Amsterdam’s Stedelijk Museum.
In the Museum Quarter of Amsterdam there is the unimaginatively named ‘Museum Plein’ – the Museum Place. No surprises that you’ll find museums here. Well, that’s what it’s all about: the Dutch are straightforward people. Well, that is when they’re aware that is; when they are, things are made very easy. Unfortunately, the kind of architects this breeds are unimaginative – something that is the direct result of a lack of awareness. They’re not alone in this, most of the worlds architects are the kind of people the world would be happier without.
When you arrive on the number 5 tram travelling towards Amsterdam’s Central Station, you’ll see a large grey something come into view. This is the new wing of the museum, and is decidedly modern. That is to say, it doesn’t fit in with the surroundings and is, in Prince Charles’ view, ‘a carbuncle’.
As you can see, there is an upper area that is a uniform grey with a plastic like appearance, beneath it are the standard-issue square windows that have been used for a century. For some reason architects still think this is a statement of newness. It certainly looks clean. Which, being Holland, it is because it they’ll all get a regular wash.
It is the smooth sides and gentle curved edges of this grey bulk – there is no architectural term for this lumpen form. Local wags saw this and immediately dubbed it “De Badkuip” the bathtub. No surprises there, because that is what it looks like from the outside. I can’t say what the architects thought of this, their conception of architecture is rarely focussed on what it looks like to others. They know what it’s supposed to look like, and since this is all they can imagine, cannot imagine anyone else thinking any differently. They’re not alone, the Americans do this a lot, assuming people will act in the way they do (1).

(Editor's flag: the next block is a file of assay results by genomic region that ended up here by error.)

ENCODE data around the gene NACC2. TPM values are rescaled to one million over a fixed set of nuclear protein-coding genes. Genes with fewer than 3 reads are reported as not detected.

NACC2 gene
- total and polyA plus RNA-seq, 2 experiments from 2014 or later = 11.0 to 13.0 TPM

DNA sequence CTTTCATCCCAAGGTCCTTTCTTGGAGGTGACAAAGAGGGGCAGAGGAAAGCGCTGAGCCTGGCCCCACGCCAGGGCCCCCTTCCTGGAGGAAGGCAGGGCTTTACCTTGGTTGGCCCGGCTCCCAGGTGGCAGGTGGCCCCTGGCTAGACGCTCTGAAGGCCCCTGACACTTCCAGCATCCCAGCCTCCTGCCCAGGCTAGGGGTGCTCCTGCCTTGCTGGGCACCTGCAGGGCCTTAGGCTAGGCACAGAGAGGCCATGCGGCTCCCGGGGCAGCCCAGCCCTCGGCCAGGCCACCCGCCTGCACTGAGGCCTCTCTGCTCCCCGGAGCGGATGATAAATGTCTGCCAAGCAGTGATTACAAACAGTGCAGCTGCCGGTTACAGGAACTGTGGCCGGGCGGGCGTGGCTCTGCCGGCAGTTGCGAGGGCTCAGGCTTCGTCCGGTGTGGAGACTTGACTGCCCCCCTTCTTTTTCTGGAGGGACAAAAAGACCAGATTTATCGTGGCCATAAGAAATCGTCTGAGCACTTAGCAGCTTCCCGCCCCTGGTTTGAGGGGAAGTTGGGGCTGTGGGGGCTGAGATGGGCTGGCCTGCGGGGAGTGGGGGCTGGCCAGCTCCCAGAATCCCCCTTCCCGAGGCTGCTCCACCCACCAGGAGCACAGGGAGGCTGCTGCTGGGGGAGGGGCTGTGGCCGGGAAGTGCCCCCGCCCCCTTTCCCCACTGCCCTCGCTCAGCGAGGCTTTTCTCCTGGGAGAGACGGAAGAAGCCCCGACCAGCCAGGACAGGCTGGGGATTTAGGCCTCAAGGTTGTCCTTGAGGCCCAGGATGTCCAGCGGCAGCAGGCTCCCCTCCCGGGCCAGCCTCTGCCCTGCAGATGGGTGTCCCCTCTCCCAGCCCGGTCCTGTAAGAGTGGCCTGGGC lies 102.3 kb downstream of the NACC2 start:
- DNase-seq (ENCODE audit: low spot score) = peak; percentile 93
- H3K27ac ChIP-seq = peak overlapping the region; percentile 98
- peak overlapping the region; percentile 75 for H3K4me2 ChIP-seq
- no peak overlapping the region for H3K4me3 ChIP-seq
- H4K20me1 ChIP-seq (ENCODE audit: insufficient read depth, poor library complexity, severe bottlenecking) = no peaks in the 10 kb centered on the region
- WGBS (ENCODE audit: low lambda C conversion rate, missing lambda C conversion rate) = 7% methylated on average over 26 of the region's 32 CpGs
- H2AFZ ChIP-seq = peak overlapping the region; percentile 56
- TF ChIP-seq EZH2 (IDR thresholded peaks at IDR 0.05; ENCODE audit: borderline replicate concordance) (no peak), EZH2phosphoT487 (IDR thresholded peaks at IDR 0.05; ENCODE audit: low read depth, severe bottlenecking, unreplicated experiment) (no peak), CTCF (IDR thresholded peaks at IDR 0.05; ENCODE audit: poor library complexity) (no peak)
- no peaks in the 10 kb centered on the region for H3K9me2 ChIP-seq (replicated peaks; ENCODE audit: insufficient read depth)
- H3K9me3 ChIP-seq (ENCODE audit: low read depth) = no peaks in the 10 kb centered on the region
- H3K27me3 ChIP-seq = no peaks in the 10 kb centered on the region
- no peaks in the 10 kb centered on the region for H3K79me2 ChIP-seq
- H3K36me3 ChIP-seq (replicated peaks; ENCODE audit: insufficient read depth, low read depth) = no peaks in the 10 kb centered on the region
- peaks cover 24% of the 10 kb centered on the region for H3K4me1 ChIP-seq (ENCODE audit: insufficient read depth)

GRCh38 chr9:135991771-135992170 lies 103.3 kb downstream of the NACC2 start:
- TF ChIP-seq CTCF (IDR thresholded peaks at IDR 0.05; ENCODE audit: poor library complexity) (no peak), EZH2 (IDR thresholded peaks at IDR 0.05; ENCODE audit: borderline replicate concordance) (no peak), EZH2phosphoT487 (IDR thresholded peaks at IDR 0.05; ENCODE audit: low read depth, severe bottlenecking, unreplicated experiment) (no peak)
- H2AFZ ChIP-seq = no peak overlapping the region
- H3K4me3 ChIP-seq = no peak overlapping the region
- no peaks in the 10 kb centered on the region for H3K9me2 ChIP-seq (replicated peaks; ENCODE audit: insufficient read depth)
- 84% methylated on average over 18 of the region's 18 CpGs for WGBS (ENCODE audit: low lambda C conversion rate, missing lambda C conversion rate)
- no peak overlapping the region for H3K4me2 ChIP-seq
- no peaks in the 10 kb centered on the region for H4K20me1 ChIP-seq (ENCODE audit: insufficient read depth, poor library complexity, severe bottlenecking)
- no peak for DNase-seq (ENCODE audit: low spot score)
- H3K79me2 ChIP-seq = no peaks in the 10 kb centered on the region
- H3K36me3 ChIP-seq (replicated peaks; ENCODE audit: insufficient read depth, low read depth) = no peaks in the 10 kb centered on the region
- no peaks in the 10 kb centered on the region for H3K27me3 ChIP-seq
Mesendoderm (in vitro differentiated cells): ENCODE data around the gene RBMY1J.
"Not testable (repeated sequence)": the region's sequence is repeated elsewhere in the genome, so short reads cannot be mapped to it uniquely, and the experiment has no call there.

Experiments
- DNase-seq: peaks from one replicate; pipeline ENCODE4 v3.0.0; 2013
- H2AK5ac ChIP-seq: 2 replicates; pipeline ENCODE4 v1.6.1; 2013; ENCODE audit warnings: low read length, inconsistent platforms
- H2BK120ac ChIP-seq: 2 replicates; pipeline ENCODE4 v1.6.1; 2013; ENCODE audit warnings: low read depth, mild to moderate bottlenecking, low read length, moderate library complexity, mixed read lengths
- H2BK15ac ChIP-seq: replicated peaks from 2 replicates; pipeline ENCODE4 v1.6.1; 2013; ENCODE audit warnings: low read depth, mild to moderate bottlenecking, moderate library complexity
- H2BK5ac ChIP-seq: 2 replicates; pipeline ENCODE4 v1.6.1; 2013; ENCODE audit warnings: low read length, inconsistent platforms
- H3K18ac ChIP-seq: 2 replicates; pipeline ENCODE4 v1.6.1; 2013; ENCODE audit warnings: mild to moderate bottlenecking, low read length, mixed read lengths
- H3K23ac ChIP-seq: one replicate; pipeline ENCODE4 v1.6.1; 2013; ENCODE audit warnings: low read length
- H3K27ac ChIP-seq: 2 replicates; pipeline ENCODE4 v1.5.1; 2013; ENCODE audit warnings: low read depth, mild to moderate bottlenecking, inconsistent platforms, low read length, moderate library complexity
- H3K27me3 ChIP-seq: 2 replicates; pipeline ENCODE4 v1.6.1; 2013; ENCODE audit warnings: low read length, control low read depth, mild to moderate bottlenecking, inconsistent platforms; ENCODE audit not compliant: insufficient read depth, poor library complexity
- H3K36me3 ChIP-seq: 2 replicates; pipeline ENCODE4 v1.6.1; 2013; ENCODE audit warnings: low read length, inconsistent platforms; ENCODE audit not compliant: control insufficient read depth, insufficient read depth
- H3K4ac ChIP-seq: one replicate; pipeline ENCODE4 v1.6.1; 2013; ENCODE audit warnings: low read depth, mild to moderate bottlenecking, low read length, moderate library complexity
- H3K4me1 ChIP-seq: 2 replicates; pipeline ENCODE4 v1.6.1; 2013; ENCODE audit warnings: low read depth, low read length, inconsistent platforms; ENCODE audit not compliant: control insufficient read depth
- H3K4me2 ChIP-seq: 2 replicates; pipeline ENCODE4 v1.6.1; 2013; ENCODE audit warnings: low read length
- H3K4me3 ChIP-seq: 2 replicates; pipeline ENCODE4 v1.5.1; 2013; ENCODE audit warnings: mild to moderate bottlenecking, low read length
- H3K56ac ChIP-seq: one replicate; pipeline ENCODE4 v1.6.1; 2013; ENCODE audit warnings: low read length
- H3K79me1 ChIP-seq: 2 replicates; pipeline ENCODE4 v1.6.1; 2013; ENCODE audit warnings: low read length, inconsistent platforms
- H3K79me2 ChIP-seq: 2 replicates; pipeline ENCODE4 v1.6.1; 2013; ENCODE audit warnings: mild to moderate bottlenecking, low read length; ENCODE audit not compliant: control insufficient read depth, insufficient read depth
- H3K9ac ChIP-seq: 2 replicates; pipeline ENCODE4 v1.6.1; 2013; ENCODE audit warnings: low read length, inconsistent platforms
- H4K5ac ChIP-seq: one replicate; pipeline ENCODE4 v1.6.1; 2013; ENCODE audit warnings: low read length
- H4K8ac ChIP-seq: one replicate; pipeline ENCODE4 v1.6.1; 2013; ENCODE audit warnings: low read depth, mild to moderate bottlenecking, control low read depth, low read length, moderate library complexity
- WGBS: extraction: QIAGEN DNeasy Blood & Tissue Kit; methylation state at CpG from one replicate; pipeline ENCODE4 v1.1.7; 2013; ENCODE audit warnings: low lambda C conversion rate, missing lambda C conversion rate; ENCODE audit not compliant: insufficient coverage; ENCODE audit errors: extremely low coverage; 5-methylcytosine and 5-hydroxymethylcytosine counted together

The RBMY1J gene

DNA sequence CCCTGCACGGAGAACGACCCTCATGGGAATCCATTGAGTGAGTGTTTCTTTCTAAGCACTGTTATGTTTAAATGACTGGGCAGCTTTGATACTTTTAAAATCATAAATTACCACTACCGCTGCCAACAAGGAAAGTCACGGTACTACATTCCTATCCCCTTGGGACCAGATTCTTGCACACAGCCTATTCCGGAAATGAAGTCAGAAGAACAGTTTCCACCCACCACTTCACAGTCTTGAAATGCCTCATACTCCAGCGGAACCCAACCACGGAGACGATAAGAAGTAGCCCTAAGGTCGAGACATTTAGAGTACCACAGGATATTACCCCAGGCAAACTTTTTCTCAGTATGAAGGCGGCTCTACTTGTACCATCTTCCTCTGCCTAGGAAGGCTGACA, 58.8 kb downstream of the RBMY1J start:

Having stood in admiration of this example of modern architecture, I turned to look in the other direction. There was something of a problem, though: my eyes had become used to its perceived size – that is to say, my mind had grasped the uniform grey side as being the size of a – well, you guessed it! the size of a bathtub. The result was that I lost my balance and I nearly fell over! What is dubbed a bathtub could better be described as an aircraft carrier. Well, a little one at least. Because the thing is fucking enormous. Only the fact that it has so little to establish this fact, one’s eyes are deceived into thinking that it is far smaller than its three storey height.
No doubt the planners loved its colossal scale, the intrepid nature of its form so resembling a sculpture. Well, one of those modern sculptures that say nothing. No doubt on paper and on the computer renditions it looked great. Well, that is the ‘disconnect’ is all about: you know you’re right, so it has to be.